June 24, 2013


Diamond V launches feed trial to reduce salmonella species


A trial by animal nutritional company, Diamond V has demonstrated significant reductions in salmonella species by using their product Original XPC.


Initial studies were conducted in-vitro (using a lab model that mimics the poultry digestive tract). Then results were further validated with in-vivo (live bird) trials, and finally with environmental (house swab) monitoring. Research studies have been reported showing reductions in the prevalence (number of positives) and load (colony forming units per gram) of S. typhimurium, enteritidis, arizonae, kentucky and heidelburg.


With a large set of data from laying hens, eggs and facilities, it was of interest to determine if commercial meat birds might demonstrate similar reductions in salmonella when birds were fed Original XPC in the diet. Therefore, a simple screening trial was conducted with brooding turkeys (zero to five weeks) to indicate if Original XPC might be efficacious against salmonella in the turkey barn.


Turkey hen poults were sourced from a known salmonella positive US breeder flock. On the day of hatch (0d), poults were transported to a commercial brooding facility where birds were confined with brooder rings for the first seven days. Birds in half the rings received a standard commercial starter feed (Control) and the remaining rings were provided the same starter diet, with the addition of 2.5 pound/tonne Original XPC (XPC). The test diet was blended with the test article at the University of Arkansas research feed mill.


At seven days, birds of each treatment were weighed and assigned to one of 30 pens for the remainder of the brooding period (seven to 37 days). Pens were assembled in a row down the centre of the brooding barn. Pens were constructed of welded wire and poultry wire such that each secure pen measured 16 square feet, with one bell drinker and one hanging feeder per pen of 23 hens. Treatments were alternated in this design with Control birds in 15 odd-numbered pens and XPC hens in 15 even-numbered pens.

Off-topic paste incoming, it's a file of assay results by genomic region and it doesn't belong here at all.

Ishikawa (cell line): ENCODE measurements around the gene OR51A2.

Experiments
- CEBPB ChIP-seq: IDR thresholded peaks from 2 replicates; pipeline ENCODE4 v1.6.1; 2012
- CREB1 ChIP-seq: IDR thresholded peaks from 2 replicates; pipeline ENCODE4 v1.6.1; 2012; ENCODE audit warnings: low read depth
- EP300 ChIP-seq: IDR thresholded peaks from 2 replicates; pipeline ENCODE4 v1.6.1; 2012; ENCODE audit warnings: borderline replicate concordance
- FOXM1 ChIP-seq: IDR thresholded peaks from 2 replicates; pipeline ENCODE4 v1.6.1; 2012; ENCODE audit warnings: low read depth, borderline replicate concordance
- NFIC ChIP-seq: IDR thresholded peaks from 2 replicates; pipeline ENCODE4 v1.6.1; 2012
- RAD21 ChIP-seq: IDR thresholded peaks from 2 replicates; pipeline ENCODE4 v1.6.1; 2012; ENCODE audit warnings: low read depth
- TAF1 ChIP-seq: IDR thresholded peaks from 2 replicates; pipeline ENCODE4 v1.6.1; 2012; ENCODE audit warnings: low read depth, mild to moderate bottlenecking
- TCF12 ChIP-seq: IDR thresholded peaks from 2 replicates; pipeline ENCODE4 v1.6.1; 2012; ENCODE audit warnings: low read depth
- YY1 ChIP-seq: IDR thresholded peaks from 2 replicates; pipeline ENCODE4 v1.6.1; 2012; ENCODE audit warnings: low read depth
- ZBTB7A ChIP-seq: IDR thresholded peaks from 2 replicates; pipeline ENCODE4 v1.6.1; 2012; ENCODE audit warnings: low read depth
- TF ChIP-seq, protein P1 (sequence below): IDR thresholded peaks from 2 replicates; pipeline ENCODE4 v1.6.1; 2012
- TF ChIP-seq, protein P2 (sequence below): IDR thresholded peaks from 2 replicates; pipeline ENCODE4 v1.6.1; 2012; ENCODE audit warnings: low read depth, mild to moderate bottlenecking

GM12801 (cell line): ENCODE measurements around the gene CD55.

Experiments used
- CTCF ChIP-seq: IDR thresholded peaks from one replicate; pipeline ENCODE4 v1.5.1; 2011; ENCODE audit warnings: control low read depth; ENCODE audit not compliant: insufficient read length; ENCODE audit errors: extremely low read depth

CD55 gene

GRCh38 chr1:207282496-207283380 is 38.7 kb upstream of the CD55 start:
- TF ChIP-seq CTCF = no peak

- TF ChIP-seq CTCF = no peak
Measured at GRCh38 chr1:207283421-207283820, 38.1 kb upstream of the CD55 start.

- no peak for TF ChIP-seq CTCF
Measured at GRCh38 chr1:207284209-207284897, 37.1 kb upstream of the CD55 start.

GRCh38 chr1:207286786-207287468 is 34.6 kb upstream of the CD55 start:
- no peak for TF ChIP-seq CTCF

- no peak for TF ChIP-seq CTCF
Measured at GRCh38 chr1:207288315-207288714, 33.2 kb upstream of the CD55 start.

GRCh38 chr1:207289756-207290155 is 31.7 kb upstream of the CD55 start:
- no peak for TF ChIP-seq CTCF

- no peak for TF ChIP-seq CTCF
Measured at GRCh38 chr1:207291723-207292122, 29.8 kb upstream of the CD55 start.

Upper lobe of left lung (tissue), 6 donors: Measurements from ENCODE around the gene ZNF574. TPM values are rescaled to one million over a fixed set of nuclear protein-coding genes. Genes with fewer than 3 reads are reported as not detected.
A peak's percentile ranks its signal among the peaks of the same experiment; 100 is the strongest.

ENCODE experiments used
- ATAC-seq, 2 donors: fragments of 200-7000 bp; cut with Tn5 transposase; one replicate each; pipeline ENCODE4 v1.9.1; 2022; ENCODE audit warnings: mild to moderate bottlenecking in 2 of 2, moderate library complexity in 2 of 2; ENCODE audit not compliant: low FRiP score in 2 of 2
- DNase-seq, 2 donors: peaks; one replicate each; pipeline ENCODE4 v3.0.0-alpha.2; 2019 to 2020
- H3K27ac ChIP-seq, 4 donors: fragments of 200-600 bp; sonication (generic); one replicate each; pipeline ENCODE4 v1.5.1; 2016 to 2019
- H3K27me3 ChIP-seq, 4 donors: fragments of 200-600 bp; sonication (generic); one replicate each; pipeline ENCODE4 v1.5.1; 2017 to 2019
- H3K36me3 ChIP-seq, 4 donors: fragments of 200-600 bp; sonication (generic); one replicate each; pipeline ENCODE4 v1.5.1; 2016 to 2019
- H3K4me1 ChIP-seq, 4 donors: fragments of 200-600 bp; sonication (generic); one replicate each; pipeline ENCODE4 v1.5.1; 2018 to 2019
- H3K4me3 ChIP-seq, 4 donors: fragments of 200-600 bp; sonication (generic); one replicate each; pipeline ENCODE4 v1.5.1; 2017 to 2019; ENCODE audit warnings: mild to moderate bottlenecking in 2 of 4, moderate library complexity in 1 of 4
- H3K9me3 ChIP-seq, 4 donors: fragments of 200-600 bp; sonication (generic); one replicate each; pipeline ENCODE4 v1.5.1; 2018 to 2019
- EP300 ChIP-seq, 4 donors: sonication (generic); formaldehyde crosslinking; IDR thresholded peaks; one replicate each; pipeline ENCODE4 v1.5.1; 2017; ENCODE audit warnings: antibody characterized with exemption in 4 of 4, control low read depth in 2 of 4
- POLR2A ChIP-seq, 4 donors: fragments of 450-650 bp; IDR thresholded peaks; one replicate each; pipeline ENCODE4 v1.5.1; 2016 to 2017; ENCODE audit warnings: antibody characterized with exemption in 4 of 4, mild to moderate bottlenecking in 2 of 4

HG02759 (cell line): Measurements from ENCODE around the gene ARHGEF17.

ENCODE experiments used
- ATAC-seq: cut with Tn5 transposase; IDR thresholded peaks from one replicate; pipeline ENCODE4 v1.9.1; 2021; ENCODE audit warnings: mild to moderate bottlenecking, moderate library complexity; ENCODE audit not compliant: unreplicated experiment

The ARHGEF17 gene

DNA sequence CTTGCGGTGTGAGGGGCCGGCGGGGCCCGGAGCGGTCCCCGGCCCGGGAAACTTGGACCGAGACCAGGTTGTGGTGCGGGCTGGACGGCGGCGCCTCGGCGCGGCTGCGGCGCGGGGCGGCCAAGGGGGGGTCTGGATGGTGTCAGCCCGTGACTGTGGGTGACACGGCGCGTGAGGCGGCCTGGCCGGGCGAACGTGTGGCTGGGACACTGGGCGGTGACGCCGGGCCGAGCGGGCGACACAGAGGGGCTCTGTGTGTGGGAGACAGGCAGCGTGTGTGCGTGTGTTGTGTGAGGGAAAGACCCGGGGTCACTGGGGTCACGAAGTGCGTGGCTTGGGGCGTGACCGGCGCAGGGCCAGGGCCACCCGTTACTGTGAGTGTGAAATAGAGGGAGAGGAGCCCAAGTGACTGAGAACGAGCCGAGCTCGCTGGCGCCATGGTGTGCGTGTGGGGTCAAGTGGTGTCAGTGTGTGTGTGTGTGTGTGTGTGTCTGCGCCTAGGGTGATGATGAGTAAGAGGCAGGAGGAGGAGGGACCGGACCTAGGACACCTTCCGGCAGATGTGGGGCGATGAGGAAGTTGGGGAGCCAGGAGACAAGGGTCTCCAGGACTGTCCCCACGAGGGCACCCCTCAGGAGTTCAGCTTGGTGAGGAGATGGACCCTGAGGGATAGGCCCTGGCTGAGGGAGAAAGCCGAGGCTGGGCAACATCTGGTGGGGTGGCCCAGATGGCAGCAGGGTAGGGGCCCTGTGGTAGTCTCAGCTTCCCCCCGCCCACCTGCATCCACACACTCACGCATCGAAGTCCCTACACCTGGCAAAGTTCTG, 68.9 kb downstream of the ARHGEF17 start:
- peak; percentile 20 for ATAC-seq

When hens were allocated to pens for seven days, 20 control birds were submitted to an independent laboratory for salmonella determination. Of these 20 birds, salmonella was cultured from 15 (75%), confirming that test birds had been exposed to salmonella.


Prior to moving from the brooding to grow-out facility for 37 days, all birds and remaining feed in each pen were weighed and six birds per pen (90 per treatment) were necropsied. The ceca from each bird sampled was removed and delivered to an independent laboratory for salmonella testing.


Salmonella positive birds were observed in three of the 15 Control pens (20%). No incidence of salmonella (0%) was identified from XPC birds in adjacent pens. Due to the low recovery of salmonella in test pens, Fisher's exact test was used to test for statistical difference between treatments (P = 0.11). No statistical differences were observed for growth rate, feed conversion or mortality between seven and 37 days. Only two pens lost one bird each during this period.


Results of this research suggest that adding Original XPC to the starter feed (2.5 pound/tonne) of turkeys can help reduce the incidence of salmonella colonisation under naturally challenged conditions.